As well as the insurance.
Teslas are among the most expensive high-end cars to insure precisely because they are easily damaged and because it’s so expensive to repair the damage. Why doesn’t the car press ever mention this? Why are the “consumer advocates” silent?
It must be Elon’s magic Musk.
* Tesla fudges its numbers –
Elon touts the Model S as a full-size car in order to make the Model S look like it’s selling better than it actually is by comparing its sales with sales of low-volume full-size luxury sedans like the Mercedes S Class and BMW 7 Series.
But the Model S – although Tesla’s top-of-the-line model – is in fact a mid-sized car and should be compared with other mid-sized luxury-sport sedans like the Mercedes E sedan and BMW 5 Series.
Let’s do that – since the car press won’t.
A Mercedes S is 206.5 inches long, rides on a 124.6 inch wheelbase, has 41.4 inches of legroom up front and 43.1 inches of legroom for the backseaters. It is a full-sized car.
A BMW 7 is 206.6 inches long overal, rides on a 126.4-inch wheelbase, has 41.4 inches of front seat legroom and 44.4 inches of backseat legroom.
It is also a full-sized car.
The Model S is 196 inches long overall, has a 116.5 inch wheelbase and 42.7 inches of front seat legroom and 35.3 inches of backseat legroom.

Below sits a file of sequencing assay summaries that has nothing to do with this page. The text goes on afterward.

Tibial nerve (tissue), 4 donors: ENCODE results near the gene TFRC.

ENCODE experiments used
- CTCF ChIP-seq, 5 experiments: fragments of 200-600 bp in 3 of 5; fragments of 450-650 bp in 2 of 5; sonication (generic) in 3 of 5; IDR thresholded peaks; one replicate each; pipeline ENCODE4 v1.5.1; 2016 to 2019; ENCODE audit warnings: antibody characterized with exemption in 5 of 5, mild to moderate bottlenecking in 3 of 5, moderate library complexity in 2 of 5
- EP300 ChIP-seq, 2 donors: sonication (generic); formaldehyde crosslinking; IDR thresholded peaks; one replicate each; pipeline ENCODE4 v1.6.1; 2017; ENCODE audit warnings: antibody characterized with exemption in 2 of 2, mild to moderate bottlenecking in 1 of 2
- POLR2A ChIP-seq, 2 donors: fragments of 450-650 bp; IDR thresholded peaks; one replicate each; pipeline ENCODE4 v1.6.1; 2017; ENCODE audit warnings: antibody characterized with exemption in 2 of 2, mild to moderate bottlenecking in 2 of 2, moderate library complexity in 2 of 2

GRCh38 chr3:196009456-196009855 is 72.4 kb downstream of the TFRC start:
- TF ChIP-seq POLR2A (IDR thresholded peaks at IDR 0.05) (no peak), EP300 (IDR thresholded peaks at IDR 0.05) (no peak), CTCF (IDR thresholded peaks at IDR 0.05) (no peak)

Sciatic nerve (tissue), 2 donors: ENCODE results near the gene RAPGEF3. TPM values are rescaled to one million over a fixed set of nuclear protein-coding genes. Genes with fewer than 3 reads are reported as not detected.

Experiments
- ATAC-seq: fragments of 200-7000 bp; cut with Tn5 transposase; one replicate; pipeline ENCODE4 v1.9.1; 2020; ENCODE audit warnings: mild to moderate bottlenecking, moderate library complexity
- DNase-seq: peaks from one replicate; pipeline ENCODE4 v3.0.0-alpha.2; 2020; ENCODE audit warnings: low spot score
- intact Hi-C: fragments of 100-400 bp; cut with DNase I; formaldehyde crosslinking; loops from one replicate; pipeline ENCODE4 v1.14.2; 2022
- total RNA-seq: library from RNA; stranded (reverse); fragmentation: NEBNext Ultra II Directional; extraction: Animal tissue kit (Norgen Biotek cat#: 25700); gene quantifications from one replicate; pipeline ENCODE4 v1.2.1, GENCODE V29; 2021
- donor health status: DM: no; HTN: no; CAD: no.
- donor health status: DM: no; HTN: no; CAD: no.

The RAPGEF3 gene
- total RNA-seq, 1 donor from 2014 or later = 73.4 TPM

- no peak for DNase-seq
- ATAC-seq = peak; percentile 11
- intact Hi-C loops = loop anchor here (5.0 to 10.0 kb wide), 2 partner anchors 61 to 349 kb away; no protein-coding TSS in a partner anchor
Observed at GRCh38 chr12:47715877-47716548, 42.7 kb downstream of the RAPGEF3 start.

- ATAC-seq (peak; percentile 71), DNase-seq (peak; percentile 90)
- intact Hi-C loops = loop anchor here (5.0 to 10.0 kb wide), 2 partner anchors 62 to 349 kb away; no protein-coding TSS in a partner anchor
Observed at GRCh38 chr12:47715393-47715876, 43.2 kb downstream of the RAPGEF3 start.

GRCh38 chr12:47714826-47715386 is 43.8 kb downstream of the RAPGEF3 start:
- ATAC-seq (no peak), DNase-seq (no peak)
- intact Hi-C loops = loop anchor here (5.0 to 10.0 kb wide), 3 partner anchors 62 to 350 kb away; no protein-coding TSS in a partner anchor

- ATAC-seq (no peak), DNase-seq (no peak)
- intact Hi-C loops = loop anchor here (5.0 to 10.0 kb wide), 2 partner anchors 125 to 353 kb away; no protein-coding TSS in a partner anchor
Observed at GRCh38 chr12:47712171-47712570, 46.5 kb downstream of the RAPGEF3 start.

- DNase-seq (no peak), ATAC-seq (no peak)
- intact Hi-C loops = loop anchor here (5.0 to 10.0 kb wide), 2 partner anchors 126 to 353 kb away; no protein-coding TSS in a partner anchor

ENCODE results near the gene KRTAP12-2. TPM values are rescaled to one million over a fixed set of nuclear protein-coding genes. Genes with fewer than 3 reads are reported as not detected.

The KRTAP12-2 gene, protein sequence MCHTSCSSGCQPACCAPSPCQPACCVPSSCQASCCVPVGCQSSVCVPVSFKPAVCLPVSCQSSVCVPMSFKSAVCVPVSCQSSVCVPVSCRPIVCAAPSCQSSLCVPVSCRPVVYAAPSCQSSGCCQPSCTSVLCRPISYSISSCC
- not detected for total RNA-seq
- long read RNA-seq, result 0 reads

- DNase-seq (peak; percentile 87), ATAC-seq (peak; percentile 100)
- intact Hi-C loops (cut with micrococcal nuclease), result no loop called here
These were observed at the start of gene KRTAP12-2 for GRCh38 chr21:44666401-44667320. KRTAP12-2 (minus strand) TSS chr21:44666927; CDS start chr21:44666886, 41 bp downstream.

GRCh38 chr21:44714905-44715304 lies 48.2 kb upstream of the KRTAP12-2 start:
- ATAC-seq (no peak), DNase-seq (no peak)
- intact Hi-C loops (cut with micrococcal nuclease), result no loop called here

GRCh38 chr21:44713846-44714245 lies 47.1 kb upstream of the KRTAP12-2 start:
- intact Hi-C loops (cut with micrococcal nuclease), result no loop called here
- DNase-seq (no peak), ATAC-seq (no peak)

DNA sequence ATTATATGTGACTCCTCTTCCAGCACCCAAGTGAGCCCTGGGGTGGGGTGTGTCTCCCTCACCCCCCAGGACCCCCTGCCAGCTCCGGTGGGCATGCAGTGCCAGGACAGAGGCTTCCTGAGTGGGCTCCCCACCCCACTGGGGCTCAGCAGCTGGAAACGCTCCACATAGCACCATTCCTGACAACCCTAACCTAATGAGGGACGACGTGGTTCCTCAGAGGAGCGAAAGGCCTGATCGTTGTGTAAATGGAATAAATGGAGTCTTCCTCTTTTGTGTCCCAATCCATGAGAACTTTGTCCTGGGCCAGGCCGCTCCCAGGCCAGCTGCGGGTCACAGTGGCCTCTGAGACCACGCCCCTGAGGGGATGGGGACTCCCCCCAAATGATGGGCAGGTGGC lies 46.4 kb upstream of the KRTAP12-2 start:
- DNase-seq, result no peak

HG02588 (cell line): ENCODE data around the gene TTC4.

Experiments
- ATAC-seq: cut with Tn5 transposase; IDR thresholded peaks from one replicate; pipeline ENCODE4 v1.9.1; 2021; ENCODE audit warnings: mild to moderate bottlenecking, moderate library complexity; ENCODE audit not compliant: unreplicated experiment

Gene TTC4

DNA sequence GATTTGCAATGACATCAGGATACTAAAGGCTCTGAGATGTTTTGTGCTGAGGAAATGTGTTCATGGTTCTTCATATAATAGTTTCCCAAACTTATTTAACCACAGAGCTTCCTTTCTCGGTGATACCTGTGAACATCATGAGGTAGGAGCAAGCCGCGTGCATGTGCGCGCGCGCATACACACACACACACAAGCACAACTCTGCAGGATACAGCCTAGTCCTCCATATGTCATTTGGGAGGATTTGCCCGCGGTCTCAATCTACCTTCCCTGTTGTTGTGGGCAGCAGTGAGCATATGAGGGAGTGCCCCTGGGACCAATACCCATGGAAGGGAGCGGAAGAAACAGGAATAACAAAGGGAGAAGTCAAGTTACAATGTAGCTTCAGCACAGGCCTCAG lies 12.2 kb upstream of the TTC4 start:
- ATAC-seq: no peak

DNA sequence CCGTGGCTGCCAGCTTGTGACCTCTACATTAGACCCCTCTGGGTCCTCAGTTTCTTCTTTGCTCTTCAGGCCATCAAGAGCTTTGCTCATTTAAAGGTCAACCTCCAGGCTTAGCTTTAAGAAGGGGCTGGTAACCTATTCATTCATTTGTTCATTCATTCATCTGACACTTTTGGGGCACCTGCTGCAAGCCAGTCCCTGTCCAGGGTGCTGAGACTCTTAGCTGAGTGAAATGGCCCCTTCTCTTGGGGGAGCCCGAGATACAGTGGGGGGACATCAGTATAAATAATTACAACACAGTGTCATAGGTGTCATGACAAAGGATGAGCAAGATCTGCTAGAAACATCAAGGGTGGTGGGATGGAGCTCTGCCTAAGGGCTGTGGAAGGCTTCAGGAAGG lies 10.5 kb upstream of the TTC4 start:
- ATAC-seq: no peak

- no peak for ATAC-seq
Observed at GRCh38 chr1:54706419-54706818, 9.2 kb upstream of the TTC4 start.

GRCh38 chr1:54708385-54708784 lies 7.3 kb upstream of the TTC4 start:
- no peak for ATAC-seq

It is a mid-sized car – with slightly less room inside than other mid-sized luxury sedans such as the BMW 5 and Mercedes E Class.
Last month (November 2017) Tesla sold – or gave away – about 1,300 Model S sedans nationally. Compared with sales of the BMW 7 Series sedan – of which about 700 were sold; that is, actually purchased by people who paid what it cost to make them, plus a mark-up for the dealer and BMW, in order to make it worth making the car.
But that’s apples-oranges.
Now let’s compare sales numbers, apples to apples.
BMW sold about 4,000 examples of its 5 Series sedan in November – more than twice and nearly three times as many as Tesla Model S give-aways. Same goes for Mercedes – which sells even more of its mid-sized E-Class (4,600 in November).
This doesn’t look nearly as good for Elon – but almost no one knows about it because the car press doesn’t report it.
Musk gets away with what would be considered fraud if done by anyone else –
Elon raises capital by taking money from people in return for the promise that they may get a car . . . eventually.
He has taken several Brinks trucks’ worth of money from people who’ve been promised a new Model S – the delivery of which continues to be delayed. If GM or Ford did this the eructation of outrage from Automotive News and Consumer Reports would be deafening. And this business of taking $50,000 deposits on a $200,000 car (Musk’s recently promised supercar) that is purely hypothetical at this point, years away from production – and may never be produced – must have poor old Preston Tucker doing Yoga in his grave.
Nevermind. Elon will have us all taking side trips to Mars just five years from now.
. . .